According to the 2009 State of the First Amendment Survey, most Americans prefer getting their news from traditional media.Â Â In a recent press release, Gene Policinski, vice president and executive director of the First Amendment Center said,
“…while new forms of obtaining information, including Twitter and social media are much discussed and growing in use, most Americans continue to rely on the same news organizations — including the news reports picked up by online news providers — on which they have relied for decades.”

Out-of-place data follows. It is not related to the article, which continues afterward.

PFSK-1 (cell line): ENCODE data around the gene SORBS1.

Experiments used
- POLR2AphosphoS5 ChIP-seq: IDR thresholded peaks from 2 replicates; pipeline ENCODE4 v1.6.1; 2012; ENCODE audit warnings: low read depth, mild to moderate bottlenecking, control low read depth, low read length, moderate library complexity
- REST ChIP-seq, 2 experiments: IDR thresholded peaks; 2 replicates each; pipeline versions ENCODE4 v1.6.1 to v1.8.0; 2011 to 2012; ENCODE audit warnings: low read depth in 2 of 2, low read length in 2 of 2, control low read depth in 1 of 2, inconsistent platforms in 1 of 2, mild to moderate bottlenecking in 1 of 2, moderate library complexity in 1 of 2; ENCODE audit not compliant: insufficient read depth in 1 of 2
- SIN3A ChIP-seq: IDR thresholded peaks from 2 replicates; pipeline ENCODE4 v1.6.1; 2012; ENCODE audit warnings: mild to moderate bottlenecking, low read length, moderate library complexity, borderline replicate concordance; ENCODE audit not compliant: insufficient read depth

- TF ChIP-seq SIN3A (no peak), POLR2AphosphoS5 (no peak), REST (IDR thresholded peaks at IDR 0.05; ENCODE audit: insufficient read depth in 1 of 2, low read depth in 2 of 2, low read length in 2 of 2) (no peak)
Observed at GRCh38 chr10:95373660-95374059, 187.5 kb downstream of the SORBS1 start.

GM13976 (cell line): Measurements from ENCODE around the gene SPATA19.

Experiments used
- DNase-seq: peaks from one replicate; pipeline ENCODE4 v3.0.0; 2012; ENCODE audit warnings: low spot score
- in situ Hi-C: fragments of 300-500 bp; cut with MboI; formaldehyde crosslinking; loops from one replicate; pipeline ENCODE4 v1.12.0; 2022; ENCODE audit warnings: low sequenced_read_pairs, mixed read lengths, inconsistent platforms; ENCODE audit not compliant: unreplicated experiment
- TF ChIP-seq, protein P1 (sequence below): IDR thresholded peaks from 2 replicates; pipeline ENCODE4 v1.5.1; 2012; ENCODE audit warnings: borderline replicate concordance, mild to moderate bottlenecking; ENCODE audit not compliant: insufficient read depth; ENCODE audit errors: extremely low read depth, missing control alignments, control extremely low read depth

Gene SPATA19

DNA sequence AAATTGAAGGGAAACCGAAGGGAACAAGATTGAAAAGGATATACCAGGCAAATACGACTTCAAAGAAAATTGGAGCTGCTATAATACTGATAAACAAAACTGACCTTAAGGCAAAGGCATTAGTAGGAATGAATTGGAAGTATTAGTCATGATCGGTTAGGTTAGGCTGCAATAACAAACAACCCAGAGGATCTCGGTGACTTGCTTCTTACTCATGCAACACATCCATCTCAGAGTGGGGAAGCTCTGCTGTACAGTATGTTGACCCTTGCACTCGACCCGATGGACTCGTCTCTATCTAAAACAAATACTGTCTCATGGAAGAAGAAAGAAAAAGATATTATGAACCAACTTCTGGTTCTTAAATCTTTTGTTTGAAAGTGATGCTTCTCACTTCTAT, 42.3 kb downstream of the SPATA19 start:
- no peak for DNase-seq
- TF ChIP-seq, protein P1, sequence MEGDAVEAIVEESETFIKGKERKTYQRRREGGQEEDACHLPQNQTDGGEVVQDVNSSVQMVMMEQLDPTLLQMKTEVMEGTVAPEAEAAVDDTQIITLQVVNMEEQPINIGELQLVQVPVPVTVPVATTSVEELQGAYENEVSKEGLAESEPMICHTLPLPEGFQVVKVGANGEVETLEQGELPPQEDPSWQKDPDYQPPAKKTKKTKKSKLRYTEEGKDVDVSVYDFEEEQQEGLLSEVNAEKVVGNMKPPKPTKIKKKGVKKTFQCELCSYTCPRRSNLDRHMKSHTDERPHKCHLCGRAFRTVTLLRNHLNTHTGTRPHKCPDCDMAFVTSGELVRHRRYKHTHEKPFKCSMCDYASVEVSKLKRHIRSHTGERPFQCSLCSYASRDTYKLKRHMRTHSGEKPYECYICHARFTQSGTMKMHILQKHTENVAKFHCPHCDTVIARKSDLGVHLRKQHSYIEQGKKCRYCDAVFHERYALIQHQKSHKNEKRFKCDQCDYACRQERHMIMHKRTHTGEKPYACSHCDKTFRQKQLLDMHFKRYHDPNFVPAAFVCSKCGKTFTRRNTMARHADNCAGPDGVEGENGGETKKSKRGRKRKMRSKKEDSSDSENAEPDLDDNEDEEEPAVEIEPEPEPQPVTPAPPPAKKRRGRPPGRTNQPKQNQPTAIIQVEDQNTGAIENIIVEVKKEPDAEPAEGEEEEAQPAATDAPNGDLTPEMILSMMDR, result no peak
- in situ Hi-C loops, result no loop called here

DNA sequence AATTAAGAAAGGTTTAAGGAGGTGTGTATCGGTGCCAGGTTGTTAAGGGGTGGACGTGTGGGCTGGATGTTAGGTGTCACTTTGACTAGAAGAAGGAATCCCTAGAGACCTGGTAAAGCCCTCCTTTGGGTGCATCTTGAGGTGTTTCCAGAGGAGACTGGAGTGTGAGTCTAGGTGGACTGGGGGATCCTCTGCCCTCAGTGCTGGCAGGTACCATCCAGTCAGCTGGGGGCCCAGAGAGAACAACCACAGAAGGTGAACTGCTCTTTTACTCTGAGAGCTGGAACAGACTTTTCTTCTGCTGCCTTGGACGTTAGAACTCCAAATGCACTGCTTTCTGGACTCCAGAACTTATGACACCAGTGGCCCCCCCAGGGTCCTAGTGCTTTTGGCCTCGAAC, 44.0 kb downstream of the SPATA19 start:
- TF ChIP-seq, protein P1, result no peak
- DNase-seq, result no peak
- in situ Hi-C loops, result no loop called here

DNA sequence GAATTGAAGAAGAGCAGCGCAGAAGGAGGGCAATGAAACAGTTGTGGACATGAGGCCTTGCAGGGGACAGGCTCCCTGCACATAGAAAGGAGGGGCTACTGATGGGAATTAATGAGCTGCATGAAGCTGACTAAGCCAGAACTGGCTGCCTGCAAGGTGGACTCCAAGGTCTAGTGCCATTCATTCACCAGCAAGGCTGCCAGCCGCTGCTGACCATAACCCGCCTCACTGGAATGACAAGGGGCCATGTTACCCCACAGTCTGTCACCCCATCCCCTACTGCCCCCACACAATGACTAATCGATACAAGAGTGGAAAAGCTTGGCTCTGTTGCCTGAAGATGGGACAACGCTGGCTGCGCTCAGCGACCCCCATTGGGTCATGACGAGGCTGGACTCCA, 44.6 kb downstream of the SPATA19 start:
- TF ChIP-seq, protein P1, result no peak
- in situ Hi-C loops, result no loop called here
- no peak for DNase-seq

This is not surprising since the majority of overall advertising budgets are still spent on traditional media, and only a fraction goes to new media. Wherever the most eyeballs go, so goes the budgets. But that small fraction continues to expand and will continue to grow as more people turn to the Internet for their information and entertainment needs. Some traditional media outlets have radically changed their models and have incorporated digital strategies like social media and blogging as part of their news network and are working with bloggers and tweeters to better take advantage of the digital frontier. However, some media sources, like AP News, are trying to regulate their content by putting forth strict guidelines designed to control how their stories are spread across the Internet. Last year, popular site TechCrunch announced it would ban articles and information coming from AP news in response to actions taken by AP News against a popular news aggregate which used their content without permission. More recently, TechCrunch wrote an interesting article titled,Â “Behind The A.P.’s Plan To Become The Web’s News Cop”.Â Also, in a recent ibrandcasting post, I wrote about popular bloggers in Germany who released a manifesto that appears to directly challenge traditional news outlets like AP News and promotes the free flow of information. The role of traditional media in the digital landscape is still a bit blurry. Whether traditional media embraces new technology or tries to mold it as they see fit, one thing is for sure; in the card game of news, traditional media still holds a pretty decent hand.
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